Disability has not hindered my entrepreneurial spirit

David Mugo Njuguna, 33
Living with any form of disability can be challenging, especially when it comes to people’s perceptions of what you’re capable of. However, as they say, disability is not inability.

I was born with deformities and have struggled for long to fit in the ‘normal’ world and compete with able-bodied people.

I started out making a living through gospel music, but it was a challenge. After releasing a track, I’d wheel myself around selling CDs.

However, my movements were highly limited as I don’t use a motorised wheelchair, which means I needed help getting up road inclines.

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It would take long to sell my stock. I’d use the money I earned to go back to studio, record a new song and hit the road again.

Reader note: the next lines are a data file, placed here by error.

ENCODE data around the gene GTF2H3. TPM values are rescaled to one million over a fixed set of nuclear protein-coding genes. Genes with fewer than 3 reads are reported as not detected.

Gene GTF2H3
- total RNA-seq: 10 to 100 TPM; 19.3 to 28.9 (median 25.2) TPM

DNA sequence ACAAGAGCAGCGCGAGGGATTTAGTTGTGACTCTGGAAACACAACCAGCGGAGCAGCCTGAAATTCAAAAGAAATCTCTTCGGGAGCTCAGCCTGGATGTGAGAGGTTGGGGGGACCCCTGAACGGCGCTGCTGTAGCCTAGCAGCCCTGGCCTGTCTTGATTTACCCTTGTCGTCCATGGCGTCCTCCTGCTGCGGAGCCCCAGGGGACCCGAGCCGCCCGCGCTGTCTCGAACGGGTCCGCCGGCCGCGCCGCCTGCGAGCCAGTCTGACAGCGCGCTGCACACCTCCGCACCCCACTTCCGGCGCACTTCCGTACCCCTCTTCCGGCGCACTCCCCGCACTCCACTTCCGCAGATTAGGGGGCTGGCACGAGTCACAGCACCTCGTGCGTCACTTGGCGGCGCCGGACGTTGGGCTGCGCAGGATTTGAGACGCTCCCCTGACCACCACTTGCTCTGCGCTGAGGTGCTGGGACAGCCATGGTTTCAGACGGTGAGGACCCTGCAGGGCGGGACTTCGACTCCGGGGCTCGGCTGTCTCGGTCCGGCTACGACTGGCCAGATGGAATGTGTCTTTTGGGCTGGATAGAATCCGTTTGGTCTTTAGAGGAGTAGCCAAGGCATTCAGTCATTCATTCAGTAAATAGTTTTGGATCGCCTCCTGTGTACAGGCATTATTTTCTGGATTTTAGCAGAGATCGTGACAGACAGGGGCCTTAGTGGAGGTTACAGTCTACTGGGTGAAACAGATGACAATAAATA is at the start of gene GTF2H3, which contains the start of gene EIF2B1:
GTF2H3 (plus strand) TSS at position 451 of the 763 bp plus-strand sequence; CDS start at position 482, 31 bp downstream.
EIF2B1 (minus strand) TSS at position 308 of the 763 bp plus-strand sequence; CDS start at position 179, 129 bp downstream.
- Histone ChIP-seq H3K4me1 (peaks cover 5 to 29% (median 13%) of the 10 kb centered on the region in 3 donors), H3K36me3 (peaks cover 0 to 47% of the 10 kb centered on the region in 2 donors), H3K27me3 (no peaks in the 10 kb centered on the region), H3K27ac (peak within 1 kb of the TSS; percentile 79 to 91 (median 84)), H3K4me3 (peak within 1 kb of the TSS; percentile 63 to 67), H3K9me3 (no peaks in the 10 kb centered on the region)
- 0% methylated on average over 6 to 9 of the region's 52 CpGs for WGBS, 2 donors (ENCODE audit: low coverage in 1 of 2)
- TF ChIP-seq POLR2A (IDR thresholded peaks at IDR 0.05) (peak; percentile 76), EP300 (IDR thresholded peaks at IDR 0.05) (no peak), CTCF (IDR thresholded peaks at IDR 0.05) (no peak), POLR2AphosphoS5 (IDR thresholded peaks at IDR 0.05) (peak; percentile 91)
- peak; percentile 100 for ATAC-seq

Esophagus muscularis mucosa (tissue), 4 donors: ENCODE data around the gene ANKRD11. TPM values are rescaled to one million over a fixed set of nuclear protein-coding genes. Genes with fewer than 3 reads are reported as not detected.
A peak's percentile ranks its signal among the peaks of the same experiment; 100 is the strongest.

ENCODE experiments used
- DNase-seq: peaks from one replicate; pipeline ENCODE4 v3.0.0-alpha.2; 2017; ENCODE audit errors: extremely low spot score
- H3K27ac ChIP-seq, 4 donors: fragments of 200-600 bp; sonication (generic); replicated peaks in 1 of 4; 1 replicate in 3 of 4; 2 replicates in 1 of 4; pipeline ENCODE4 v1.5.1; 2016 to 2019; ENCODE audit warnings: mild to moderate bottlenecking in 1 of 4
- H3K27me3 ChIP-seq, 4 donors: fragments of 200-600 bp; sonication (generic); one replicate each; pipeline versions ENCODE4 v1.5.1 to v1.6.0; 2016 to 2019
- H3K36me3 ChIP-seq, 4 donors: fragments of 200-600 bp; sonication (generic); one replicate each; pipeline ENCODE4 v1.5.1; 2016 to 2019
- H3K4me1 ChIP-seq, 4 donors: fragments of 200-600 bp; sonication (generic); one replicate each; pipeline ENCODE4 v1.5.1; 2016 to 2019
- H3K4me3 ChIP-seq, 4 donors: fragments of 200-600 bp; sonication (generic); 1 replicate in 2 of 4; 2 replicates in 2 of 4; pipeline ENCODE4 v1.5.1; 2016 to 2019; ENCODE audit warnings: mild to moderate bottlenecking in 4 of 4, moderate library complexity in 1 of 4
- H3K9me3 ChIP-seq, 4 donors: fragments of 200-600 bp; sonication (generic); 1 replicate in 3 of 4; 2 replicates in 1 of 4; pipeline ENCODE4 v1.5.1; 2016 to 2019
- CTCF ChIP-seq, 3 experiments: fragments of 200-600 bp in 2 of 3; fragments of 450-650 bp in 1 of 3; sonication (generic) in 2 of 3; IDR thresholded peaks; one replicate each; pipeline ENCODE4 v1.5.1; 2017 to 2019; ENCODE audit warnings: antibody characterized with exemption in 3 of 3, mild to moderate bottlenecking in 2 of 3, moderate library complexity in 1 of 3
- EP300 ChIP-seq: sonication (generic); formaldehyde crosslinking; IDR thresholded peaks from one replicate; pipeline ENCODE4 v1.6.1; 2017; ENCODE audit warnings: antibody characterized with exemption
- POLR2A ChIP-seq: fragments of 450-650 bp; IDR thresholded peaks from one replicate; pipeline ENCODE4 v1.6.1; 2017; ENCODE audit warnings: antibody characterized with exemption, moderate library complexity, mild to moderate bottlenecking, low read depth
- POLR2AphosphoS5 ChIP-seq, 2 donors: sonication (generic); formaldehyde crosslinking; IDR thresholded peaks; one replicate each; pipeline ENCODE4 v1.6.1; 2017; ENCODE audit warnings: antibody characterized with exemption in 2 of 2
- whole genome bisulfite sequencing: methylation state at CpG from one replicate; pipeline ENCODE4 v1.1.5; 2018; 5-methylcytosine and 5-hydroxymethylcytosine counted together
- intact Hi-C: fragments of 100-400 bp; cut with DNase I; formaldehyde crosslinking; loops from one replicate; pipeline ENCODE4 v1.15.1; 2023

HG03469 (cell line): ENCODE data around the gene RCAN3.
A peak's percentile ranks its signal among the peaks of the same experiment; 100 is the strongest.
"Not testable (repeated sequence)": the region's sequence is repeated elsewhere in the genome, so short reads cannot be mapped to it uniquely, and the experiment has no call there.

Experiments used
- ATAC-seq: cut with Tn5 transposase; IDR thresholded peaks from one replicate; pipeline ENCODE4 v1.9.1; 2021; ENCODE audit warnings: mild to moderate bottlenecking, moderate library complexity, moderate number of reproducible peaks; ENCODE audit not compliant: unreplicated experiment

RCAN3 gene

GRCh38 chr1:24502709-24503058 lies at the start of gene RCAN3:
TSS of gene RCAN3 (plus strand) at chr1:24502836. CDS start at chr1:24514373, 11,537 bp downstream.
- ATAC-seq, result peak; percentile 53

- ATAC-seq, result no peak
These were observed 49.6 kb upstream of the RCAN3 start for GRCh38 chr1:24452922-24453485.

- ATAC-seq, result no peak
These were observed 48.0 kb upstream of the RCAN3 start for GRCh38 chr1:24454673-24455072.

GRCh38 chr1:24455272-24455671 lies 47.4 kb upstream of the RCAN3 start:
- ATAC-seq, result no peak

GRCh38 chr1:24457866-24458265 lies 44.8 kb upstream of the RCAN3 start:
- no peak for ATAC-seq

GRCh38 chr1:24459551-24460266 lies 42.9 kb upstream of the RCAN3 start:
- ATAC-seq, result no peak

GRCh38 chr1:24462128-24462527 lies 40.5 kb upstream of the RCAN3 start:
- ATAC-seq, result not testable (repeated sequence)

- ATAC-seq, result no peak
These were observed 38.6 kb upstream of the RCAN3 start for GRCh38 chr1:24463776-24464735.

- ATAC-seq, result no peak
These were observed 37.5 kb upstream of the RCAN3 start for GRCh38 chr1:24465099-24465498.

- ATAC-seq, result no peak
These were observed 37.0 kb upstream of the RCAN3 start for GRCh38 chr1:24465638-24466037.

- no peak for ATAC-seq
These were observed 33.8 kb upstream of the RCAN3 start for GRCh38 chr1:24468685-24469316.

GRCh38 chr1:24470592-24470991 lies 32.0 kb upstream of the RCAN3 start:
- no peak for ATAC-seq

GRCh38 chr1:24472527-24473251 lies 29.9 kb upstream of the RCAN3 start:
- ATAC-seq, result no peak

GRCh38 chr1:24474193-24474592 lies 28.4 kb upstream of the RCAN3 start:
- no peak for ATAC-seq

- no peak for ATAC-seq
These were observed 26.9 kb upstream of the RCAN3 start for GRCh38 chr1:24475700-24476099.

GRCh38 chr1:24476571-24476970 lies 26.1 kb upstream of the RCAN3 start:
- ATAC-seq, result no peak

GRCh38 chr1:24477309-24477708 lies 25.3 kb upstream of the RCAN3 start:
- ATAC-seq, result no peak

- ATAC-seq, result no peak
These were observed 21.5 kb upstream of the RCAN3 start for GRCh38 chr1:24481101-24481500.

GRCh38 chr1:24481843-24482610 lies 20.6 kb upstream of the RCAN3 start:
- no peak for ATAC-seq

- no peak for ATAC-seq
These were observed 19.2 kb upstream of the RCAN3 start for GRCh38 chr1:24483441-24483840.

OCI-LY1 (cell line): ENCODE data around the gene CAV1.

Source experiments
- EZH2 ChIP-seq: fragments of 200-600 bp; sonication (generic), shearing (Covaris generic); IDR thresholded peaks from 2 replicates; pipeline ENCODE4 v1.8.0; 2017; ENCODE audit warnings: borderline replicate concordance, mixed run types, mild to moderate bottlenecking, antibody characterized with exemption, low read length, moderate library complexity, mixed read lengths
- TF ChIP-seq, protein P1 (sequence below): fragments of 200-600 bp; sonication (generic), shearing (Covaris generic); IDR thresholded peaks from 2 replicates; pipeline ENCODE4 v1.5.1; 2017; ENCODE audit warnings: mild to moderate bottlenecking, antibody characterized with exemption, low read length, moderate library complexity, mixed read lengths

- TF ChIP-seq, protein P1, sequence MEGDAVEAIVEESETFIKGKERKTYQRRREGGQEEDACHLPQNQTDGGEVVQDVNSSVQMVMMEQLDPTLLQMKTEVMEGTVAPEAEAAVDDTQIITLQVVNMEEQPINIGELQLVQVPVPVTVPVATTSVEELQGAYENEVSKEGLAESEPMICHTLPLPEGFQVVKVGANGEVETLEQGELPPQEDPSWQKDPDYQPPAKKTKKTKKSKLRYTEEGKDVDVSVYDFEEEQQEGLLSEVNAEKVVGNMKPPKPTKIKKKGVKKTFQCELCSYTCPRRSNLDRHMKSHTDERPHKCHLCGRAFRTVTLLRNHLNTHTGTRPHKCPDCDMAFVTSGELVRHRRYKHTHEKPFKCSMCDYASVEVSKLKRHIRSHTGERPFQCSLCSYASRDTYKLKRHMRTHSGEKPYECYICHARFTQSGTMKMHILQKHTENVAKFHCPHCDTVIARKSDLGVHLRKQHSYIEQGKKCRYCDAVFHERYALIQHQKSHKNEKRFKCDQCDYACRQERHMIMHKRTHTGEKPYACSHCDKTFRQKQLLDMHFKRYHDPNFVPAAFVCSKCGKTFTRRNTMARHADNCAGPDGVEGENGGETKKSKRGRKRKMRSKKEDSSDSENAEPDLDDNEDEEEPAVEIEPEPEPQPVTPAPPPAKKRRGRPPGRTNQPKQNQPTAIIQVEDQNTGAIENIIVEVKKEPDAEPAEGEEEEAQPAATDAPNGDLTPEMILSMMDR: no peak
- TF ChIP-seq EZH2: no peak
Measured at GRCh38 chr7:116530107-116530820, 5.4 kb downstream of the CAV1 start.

While selling my songs, I met someone who appreciated these efforts and got me on a different path by giving me capital to start a clothes business.

I’ve been doing this for a couple of months now, though I still record gospel music.

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Both of these hustles are not without their hurdles.

Not every recording artiste can raise funds to produce an album. I also don’t get as many invites to perform as more able-bodied artistes who can electrify a stage with their dance moves.

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And with the clothes business, I don’t get any special favours from county authorities; my business is treated like any other entrepreneur’s.

I depend on others to pack and unpack the clothes I have on display.

While the earnings from the music business vary too much to find an average, when it comes to selling clothes, in a good day, I’ll take home Sh700, though there are some days I close the shop without registering a single sale.  

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